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First Drought, Now Iran Retaliates Against Brazil’s Corn Crop
RIO GRANDE DO SUL, Brazil -- Just as Brazilian farmers experience a drought with this year’s corn crop, global events this week bring even worse news.
Iran has announced it will no longer purchase corn from Brazil. On an annual basis, Iranians buy $2.2 billion worth of corn, soybeans, and beef from Brazil. That is a retaliation after Brazilian president Bolsonaro stood on U.S. President Donald Trump’s side following a recent killing of an Iranian military leader.
Meanwhile, Brazil’s National Supply Company (Conab) released estimates for the country’s crops this morning that seem to ignore drought worries. While its soybean acreage is 90.91 million acres, compared to 90.92 million acres last month, Conab’s fourth survey since the season started indicates a total 2020 harvest of 122.2 million metric tons of the oilseed, which would be 2.6% higher than the previous cycle.
Though there are significant worries for the corn crops due to the drought in Rio Grande do Sul, the top summer corn producer in the country, the agency maintained its estimate for first crop production at 26.6 million metric tons – a 3.8% decrease compared with 2019. Conab attributes the forecast to a 1.1% increase in acreage.
INTL FCStone, the international private consultancy, on the other hand, decreased its forecast for the Brazilian corn output by 3.4%. According to FCStone, the production would be 25.75 million metric tons during this first crop. The estimate for the state of Rio Grande do Sul alone has an estimated production of 4.8 million metric tons of the coarse grain – 20% less than the previous season.
Several regions of the southernmost state of Brazil haven’t seen any rain since December 18, 2019. Eventually, soybean losses will happen, but most agronomists think that the lack of moisture only affects corn for now. Farmers remember the record losses of 2012, the previous drought in the state with over 45% of the corn crop lost with also significant losses of soybeans and rice. This year, the lack of rain also affects significant tobacco and cattle. There is a forecast of rain for key areas of Rio Grande do Sul this Wednesday, but most think that this precipitation won’t be sufficient.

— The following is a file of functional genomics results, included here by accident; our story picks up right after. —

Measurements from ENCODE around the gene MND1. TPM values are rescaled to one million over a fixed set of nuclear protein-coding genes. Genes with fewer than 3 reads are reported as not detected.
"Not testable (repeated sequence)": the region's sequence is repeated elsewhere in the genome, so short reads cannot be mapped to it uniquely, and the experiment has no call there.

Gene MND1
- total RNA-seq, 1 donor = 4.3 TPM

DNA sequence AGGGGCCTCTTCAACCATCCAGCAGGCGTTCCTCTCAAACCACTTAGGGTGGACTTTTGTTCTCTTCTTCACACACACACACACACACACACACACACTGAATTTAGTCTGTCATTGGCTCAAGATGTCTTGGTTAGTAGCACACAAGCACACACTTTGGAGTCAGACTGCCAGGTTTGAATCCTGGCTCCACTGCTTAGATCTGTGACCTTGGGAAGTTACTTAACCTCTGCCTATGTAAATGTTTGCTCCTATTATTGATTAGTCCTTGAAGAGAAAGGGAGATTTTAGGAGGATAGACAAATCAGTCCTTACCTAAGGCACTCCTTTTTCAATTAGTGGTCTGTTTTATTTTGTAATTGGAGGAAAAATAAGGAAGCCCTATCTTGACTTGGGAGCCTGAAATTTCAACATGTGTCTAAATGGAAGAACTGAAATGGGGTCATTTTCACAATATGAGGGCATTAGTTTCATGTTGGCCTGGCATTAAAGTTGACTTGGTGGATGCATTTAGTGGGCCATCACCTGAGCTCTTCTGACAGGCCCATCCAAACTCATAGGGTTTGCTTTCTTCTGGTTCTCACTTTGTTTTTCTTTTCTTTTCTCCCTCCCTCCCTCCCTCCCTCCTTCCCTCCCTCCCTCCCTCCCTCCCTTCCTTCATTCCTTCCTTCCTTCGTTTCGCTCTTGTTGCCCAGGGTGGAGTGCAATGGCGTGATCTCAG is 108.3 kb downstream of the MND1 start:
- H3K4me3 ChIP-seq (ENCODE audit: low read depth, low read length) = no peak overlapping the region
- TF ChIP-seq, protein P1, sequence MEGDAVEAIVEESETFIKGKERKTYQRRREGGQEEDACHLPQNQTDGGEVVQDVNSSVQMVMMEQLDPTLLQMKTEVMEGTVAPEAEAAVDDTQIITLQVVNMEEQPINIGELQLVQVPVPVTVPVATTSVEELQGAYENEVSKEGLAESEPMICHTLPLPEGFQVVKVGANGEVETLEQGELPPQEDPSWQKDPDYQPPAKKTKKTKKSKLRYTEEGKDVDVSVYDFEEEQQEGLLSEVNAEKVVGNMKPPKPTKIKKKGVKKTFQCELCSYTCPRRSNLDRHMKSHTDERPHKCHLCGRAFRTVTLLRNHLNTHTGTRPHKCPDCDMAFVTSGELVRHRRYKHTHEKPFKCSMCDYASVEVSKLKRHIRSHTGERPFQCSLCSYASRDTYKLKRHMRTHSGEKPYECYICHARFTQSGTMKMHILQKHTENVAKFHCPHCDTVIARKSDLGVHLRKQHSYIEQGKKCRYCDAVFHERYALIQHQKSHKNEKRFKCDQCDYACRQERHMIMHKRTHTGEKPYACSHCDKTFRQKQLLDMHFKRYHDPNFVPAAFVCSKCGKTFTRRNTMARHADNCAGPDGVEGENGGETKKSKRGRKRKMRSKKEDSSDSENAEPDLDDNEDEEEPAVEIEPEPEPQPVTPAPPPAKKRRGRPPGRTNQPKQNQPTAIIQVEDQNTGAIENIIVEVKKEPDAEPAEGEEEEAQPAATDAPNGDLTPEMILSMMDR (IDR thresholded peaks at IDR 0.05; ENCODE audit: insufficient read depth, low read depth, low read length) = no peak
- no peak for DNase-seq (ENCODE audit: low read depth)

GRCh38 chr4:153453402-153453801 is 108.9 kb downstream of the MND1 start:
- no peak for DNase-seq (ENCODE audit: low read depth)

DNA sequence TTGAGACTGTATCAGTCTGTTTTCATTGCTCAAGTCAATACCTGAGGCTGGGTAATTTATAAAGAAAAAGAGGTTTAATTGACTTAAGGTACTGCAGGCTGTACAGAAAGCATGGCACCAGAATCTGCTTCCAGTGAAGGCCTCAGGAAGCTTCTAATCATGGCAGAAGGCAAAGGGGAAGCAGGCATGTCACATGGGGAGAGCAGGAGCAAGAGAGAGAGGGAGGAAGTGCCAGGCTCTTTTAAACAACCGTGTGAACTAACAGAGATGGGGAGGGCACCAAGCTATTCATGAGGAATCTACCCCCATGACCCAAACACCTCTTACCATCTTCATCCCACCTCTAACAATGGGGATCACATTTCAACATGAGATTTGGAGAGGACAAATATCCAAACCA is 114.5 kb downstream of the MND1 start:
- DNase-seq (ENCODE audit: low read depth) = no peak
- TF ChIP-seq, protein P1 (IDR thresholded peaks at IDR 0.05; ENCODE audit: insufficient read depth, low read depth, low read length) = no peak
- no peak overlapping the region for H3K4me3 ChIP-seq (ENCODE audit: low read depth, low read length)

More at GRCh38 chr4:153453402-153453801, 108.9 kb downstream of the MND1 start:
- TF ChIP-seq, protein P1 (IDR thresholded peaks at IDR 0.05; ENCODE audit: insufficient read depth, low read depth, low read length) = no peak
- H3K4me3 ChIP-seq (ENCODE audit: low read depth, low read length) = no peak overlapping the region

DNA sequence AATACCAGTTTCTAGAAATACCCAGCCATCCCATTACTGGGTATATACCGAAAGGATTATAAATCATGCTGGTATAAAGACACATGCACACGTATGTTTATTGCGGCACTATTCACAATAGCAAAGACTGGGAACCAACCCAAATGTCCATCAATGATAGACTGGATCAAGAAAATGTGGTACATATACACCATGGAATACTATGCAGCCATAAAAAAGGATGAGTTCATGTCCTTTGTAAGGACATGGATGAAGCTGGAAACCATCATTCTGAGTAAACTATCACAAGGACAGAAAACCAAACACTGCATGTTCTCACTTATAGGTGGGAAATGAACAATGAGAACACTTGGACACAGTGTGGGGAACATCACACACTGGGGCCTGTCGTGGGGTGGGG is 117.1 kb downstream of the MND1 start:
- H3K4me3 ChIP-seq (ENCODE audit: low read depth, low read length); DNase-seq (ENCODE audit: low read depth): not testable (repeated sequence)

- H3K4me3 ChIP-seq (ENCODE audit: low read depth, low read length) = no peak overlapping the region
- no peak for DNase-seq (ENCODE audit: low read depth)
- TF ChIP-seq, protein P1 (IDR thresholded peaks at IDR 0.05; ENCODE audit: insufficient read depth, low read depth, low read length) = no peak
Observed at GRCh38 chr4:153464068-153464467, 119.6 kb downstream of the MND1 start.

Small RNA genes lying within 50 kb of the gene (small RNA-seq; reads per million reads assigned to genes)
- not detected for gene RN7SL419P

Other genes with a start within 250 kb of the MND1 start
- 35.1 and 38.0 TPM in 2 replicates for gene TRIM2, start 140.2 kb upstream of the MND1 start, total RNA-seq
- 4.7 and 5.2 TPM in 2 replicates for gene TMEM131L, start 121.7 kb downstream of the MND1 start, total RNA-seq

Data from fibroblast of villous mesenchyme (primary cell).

Many municipalities in Rio Grande do Sul declared a state of emergency, which is when farmers are allowed to have extended their tax deadlines due to difficult weather situations. That is added to the worries regarding a devalued real, which reached a record low value of R$4.30 when planting. This worries farmers because many of the inputs are imported and become more expensive. The value now dropped to nearly R$4 for every dollar.
Júlio Borella, a farmer who plants both in the Southern part of Rio Grande do Sul and the Northwestern municipality of Passo Fundo, says that most of estimates are too optimistic.
“I think that there will be much larger losses, there are already larger losses than 20%. In the case of the South of Rio Grande do Sul, we don’t have rain since November. It is hard to know about the yields because in the Southern border [with Uruguay] corn and soybeans are new,” stated Borella.
Jair Dutra Rodrigues, president of the Association of Farmers in Passo Fundo, thinks the losses would be between 15% and 20% in corn in the region. Another northwestern location in the state sees a similar situation. Indio dos Santos, a broker in the town of Ijui who advises farmers, tells Agriculture.com that losses would also affect soybeans.
“We see losses above 30% in corn. It is still hard to quantify soybean losses. Some crops are just normal, some could not finish planting, but that could be a final yield loss of 15% to 20%. It all reminds us of 2012,” he said.
In the northeast municipality of Lagoa Vermelha, there is a wide fear of also having soybean losses.
“We need rain very soon. On corn, some farmers have losses of 20%, some 50%, some account 60%, but if it doesn’t rain, we will also lose the soybean crop,” says agronomist Carlos Delavalle Filho from Lagoa Vermelha.
Most of the other producing states in Brazil are having a good crop, despite a rust alert. “In Castro, Paraná, we are having regular rain. Frost so far is being controlled. There is no emergency yet,” said Paulo Bertolini, a member of the Brazilian Growers Association.
Argentina's Soybean Crop
Recently, the USDA's Global Agricultural Information Network (GAIN) released its latest estimate of the 2019/20 Argentina soybean planted area. It's forecast has the South American soybean acreage at 18 million hectares and production at 53 million tons, unchanged since September.
"Despite dry weather in the southern pampas, the soybean crop is 79% planted and in good condition. 2018/19 soybean exports are reduced to 10.2 million tons. On December 14, the new Argentine government raised export taxes on grains and oilseeds. However, anticipation of higher export taxes led to record-setting forward sales and export registration by farmers and exporters hoping to lock-in sales under the previous export tax rates," the GAIN report stated.